I appreciate it Fred.  I think you are right about the tracks slipping....I think they are very loose, but the bands are in such bad shape that I think they would break if I tightened them properly.  I have a set of tracks that were banded with conveyor belting....am going to swap these out after I get the motor situation straightened out and hopefully this M29 will be a driver!

Thanks again Fred!

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Patrick, I saw the latest March Madness installment with the tight fitting radiator. It reminded me how difficult ours was to remove. I created a spreader to push the side walls apart to wiggle the radiator free. It was difficult to say the least. At the time I decided when it’s time to reinstall I will clip an angle iron piece to the flanges of the radiator as a guide and grind some off to get a looser fit. I just pulled out those parts today to dry fit mine as well. I need everything in place to take some measurements. If all goes well I will grind the flanges tomorrow and see if I can install the radiator without help. I will report back if I get that far. 
Fred

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Appreciate it Fred. 

I am still fussing with the panels.  The holes on the driver side cover panel/rad support don't quite line up either so I need to fiddle a little more (mostly with the hammer) until I get it lined up correctly.  The panel is in very nice shape overall, just has a few tweaks that are making it a bear to get installed.

I have now removed three radiators and all three have been tight!   The last one had spacers to push the radiator forward and away from the fan.  That being said, the engineers were relying on a tight fit and felt to ensure that there was enough flow through that radiator to keep the motor cool - like an airplane cowl. 

Keep me posted on how you make out!

Patrick

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Patrick,

I spent time on the radiator mount panels this morning. The panels are straight with no dents or bows. Like getting the radiator out everything was tight again and I did a little head scratching. 
    First I removed the bottom drain valve and plugged the hole. The bottom of the radiator compartment I filled with folded cardboard so I could rest the radiator between attempts, that helped. With the fan shroud in place the opening at the mounting tabs was too narrow for the width of the radiator so I elongated those holes to get the tabs to spread farther. Then set the radiator in the opening on an angle and try to turn it in place. What needed to be done: pull the radiator to the middle of the opening and slide it straight in with both sides hitting the studs all at one time. Going in evenly everything slipped into place. 
    So when I start on an angle with the fuel filter side closest to the mounting flanges, center the radiator parallel to the mount and slide it in place, it fit. Everything for me was too tight when hanging one side first. The diagonal dimension of the radiator would not slip into the opening past the flanges. The shroud problem was just an added inconvenience.   
good luck
Fred

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Thank you @F-D Zernia Fred.  Appreciate it.  Congrats on getting it worked out - not an easy one.

As you saw in the video, I spent a couple of hours and made progress but could not get everything to line up.

Last night...another 2.5 hours messing with the instrument panel/engine cover and the radiator panels.  Other than a bunch of little small bends and some hammer and dolly work, I had to grind the driver side rad support channel about 1/16 in one spot (in the front right by the throttle linkage mounting plate) and finally got everything to line up.  I am going to strip all of the panels today, clean them up a little more and go in one more time before I weld in the lower hat channels with the captive nuts that support the lower end of the panels.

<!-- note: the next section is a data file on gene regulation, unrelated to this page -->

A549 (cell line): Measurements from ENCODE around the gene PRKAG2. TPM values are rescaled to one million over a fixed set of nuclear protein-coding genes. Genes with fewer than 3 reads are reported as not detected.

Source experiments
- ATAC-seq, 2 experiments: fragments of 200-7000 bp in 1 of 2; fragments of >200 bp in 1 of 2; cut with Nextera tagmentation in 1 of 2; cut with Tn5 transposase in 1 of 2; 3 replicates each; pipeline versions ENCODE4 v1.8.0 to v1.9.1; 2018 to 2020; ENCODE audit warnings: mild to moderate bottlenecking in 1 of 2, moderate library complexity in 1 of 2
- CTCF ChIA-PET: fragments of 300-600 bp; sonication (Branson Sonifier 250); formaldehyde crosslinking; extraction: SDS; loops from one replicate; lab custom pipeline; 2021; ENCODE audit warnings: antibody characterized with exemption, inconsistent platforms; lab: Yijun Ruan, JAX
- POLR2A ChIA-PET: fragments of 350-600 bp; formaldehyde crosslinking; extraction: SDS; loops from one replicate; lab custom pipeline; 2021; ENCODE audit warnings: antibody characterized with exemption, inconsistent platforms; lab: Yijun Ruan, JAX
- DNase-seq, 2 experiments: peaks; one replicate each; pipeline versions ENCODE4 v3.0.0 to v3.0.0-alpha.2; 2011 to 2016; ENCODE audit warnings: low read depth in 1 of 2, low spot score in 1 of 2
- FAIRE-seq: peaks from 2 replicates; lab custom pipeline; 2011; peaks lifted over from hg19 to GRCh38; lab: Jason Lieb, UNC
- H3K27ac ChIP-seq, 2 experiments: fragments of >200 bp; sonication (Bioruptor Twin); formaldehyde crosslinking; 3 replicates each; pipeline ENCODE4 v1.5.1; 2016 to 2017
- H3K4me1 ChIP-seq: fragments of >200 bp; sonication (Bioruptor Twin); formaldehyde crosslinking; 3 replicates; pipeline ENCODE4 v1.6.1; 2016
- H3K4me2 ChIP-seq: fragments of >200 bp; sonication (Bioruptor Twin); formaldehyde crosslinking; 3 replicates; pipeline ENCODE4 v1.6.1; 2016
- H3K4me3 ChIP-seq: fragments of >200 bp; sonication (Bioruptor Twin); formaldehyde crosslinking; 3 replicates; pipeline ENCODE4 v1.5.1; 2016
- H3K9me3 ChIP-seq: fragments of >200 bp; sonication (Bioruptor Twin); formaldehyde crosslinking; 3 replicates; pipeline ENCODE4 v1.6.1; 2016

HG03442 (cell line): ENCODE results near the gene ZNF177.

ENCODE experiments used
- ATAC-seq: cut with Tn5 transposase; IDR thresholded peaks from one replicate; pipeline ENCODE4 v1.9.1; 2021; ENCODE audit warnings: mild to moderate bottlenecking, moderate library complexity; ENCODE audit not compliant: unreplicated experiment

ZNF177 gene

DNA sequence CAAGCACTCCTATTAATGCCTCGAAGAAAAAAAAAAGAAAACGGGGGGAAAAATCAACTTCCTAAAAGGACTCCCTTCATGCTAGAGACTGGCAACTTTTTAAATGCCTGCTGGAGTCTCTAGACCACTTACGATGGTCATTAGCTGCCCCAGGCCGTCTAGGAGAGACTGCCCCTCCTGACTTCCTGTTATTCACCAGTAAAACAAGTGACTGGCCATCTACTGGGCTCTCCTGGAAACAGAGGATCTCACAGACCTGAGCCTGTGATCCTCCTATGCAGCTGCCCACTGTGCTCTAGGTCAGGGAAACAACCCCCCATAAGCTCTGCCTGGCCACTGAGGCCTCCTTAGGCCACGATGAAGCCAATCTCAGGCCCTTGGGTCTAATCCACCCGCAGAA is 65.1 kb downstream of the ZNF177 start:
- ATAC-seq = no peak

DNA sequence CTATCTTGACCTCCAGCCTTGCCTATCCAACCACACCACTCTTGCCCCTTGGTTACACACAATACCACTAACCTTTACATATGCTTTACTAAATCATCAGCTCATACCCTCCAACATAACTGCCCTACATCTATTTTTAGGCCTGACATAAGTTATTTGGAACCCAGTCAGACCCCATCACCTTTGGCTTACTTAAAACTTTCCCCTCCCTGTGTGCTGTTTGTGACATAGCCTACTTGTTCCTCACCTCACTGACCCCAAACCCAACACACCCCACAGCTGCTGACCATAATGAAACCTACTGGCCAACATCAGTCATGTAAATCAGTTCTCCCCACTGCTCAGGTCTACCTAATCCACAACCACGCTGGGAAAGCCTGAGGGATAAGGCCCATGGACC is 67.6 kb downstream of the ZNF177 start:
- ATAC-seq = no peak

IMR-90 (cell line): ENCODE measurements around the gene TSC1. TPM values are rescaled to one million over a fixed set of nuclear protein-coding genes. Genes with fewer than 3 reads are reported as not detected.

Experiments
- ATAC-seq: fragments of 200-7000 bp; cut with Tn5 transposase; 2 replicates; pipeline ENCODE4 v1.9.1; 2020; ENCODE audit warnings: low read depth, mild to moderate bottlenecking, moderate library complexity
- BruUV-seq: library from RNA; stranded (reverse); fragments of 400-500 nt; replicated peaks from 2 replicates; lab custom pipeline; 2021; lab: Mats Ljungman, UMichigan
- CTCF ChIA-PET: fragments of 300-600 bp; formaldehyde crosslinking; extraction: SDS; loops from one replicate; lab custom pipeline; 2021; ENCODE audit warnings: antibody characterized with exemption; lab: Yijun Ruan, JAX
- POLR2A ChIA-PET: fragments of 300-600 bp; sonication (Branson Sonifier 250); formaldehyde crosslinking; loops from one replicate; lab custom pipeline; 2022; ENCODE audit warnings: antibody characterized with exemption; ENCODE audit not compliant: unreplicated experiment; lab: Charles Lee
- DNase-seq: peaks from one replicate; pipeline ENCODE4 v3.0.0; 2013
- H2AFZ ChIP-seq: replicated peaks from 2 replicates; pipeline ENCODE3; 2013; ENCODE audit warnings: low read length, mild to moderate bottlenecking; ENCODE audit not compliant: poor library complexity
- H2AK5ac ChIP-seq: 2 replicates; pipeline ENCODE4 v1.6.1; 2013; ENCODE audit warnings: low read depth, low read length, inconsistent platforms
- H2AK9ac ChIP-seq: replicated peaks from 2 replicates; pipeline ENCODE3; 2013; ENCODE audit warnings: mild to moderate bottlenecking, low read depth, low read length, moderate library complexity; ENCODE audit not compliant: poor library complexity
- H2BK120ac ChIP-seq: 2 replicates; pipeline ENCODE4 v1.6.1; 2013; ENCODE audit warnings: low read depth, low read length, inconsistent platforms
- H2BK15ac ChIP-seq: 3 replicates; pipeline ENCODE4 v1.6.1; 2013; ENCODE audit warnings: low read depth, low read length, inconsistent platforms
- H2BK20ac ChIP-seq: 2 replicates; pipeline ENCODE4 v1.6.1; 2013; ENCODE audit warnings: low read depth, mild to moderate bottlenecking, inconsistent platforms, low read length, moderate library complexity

I think I replaced the whole driver side in about the same amount of time!😂

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  • 2 weeks later...

Sorry for the lack of posts - lots of progress, but I was spending all of my free time doing videos in March. 

I am just working thru little fixes on the hull and the various body panels to make sure this T24 goes together easily once it is painted.  This is that part of the project where you are 90% done with 90% to go.  The land of 1000 details.  Here are a couple of photos...but all in all it is coming together.

I did pick up a second set of 15" tracks - they are unmolested and in pretty good condition for their age.  They will go on the T24 as is....to be handled very gently!

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Patrick. I boil parts in a barrel of water, dish soap, and sodium hydroxide solution. One gallon costs less than the stripper your using, and will do everything on a weasel that will fit in the barrel. For large parts I build a fire under the barrel. For small parts I use a GI immersion burner to boil the water. Takes about an hour. In the summer, parts left in the solution for a couple of days have the same results. Just hose them off afterwards and they’re spotless. Works on grease and paint. I used to spend thousands on paint stripper.

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I finally finished flattening the rear panel although I still have a little "leading" to do.  Lots of hours but I think it came out pretty well.  The good news is that with a shovel and axe mounted, no one will be able to see it anyway!

The tabs for the mounting brackets were all left in place so I have been fabricating new brackets, cutting off my handmade mounting tabs and TIGing the new brackets in place. Very fiddly work.

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Many thanks John.  As you know all too well - labor of love. 

It is truly strange that they were cut off like this....a restorer would presumably have cut the tabs too....who knows! 😀

I got the axe brackets almost finished last night...couple more welds and the footman's and it will be finished.